Medical Pot: A Drugmaker Bets on Marijuana to Treat Diabetes, Epilepsy, and More

UNITED KINGDOM: Medicinal marijuana advocates contend that smoking pot helps relieve pain and alleviate nausea. British drug company GW Pharmaceuticals (GWP:LN) is betting that medicine made from cannabis can also treat maladies as diverse as diabetes, colitis, and epilepsy.

GW is the only pharma group in the world now selling a prescription medicine derived from marijuana plants, as opposed to synthetic equivalents. The drug, a nasal spray called Sativex, has been approved by regulators in eight countries—Italy, most recently—to treat spasms associated with multiple sclerosis. A request for U.S. Food and Drug Administration approval is pending.

Taking aim at a potentially much-bigger market, the company this year plans to launch second-stage clinical trials of a cannabis-based drug that has showed promise in treating Type 2 diabetes. The drug, with the tongue-twisting name of tetrahydrocannabivarin-9, improved patients’ production of insulin and helped lower blood-sugar levels between meals.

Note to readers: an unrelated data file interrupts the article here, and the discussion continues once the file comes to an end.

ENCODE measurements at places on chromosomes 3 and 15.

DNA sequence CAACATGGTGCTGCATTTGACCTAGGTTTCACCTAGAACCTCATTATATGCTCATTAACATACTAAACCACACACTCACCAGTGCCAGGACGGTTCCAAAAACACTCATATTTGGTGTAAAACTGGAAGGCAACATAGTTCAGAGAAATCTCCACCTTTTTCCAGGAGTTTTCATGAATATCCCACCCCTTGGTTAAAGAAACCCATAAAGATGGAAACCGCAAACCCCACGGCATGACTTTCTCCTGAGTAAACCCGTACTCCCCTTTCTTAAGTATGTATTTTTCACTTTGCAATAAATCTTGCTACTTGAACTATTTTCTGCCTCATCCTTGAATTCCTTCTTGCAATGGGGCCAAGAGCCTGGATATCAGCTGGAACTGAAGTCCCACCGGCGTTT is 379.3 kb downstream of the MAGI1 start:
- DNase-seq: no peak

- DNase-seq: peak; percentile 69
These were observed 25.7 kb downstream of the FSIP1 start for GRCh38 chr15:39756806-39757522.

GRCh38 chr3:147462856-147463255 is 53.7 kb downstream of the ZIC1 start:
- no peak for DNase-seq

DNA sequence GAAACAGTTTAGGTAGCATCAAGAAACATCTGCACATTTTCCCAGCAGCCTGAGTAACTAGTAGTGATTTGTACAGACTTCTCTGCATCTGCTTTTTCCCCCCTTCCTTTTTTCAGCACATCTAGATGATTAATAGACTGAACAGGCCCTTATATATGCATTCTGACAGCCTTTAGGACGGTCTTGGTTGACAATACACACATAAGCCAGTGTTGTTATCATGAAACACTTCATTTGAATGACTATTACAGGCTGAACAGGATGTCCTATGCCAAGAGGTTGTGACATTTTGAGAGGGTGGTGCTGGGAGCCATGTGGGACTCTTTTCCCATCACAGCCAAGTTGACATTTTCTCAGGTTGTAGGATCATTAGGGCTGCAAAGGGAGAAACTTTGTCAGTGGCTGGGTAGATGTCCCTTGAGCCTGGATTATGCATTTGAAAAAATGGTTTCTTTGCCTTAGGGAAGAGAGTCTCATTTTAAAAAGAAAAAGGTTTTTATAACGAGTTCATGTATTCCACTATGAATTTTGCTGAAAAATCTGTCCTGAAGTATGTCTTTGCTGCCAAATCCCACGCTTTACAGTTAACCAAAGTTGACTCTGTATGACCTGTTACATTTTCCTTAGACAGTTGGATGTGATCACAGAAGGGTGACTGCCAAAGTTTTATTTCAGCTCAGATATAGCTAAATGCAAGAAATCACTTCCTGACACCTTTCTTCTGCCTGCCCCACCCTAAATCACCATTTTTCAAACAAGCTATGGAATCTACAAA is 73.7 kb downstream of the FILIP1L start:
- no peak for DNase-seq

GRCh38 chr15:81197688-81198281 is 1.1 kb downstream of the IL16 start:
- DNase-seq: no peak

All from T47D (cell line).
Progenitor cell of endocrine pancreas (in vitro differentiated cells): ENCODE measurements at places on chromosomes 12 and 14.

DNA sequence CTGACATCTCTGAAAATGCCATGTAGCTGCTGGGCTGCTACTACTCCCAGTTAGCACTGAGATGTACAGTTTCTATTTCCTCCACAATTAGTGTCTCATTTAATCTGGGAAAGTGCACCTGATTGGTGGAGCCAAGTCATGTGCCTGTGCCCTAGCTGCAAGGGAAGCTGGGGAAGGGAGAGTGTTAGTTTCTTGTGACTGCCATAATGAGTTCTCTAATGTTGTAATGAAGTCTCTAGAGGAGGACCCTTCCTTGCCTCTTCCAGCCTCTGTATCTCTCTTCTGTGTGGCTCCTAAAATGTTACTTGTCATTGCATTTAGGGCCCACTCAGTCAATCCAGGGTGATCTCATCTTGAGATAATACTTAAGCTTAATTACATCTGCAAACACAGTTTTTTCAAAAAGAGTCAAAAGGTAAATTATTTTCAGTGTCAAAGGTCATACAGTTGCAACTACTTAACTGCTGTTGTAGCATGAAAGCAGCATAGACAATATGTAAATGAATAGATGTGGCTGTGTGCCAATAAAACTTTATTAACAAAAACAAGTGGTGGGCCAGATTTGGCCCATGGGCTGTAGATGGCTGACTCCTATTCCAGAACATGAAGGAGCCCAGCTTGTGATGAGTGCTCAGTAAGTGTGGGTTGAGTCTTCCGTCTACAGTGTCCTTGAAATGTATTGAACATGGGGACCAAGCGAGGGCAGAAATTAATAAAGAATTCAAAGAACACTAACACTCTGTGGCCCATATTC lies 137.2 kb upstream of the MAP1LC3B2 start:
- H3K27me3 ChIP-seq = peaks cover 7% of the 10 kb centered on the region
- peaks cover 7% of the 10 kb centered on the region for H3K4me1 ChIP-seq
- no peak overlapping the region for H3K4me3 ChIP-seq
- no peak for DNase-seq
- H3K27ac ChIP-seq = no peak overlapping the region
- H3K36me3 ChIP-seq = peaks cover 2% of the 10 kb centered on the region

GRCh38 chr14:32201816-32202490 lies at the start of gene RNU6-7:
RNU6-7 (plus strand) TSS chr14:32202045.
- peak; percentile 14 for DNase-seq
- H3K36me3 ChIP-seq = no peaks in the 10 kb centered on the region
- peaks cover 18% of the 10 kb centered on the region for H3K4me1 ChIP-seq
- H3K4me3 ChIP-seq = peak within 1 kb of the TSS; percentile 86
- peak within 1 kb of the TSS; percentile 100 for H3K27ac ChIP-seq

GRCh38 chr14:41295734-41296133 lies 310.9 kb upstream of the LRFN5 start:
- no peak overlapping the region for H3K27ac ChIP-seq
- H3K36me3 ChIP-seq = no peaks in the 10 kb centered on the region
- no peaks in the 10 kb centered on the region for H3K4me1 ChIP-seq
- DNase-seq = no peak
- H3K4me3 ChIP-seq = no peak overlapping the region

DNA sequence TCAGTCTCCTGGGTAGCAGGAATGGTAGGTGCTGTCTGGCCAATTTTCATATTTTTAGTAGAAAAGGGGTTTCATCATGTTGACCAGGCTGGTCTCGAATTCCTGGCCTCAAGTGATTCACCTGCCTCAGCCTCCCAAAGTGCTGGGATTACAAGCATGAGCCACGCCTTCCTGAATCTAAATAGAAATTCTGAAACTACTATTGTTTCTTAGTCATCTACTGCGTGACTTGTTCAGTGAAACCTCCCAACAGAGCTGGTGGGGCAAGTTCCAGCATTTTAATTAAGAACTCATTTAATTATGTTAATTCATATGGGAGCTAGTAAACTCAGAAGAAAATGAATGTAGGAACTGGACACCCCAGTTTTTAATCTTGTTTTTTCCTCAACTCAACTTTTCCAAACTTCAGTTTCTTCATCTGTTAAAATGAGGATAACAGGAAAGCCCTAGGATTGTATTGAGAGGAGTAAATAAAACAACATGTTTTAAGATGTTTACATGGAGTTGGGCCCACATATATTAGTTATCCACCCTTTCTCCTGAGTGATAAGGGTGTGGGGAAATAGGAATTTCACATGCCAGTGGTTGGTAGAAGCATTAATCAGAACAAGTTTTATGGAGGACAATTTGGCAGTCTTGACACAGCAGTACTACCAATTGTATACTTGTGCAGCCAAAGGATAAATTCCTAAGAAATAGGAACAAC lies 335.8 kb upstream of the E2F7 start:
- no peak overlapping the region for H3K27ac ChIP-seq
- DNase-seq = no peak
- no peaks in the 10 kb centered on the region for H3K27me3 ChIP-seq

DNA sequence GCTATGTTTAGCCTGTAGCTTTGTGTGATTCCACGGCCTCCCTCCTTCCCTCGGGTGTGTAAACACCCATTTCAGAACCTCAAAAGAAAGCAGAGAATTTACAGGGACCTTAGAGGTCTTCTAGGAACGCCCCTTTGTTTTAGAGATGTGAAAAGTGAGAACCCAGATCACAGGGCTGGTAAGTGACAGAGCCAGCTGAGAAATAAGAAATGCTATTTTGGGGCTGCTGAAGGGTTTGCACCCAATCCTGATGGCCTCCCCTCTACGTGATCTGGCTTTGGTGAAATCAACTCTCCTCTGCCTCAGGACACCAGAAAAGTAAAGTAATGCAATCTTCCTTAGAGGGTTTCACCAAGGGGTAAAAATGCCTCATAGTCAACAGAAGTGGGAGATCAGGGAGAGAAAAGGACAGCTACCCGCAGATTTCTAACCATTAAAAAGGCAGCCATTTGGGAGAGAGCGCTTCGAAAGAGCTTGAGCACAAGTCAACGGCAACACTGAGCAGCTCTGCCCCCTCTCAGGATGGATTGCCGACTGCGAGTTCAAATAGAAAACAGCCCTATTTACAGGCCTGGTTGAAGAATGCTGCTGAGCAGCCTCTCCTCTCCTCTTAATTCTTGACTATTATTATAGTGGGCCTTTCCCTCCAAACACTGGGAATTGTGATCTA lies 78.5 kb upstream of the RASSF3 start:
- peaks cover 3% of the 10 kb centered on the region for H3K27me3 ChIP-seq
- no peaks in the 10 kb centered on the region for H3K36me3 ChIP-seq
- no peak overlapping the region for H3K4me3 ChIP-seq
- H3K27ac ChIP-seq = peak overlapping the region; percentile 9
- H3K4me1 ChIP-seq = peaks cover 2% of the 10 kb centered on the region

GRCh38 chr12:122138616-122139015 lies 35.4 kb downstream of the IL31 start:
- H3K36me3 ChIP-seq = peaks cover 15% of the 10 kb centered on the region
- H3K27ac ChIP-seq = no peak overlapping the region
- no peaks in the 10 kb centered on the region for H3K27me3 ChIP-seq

An estimated 371 million people worldwide suffer from Type 2 diabetes. Patients taking the cannabis-based drug “could potentially be controlled on oral therapy for a longer period of time and wouldn’t need to take injections,” says Mike Cawthorne, a GW consultant who is director of metabolic research at the University of Buckingham.

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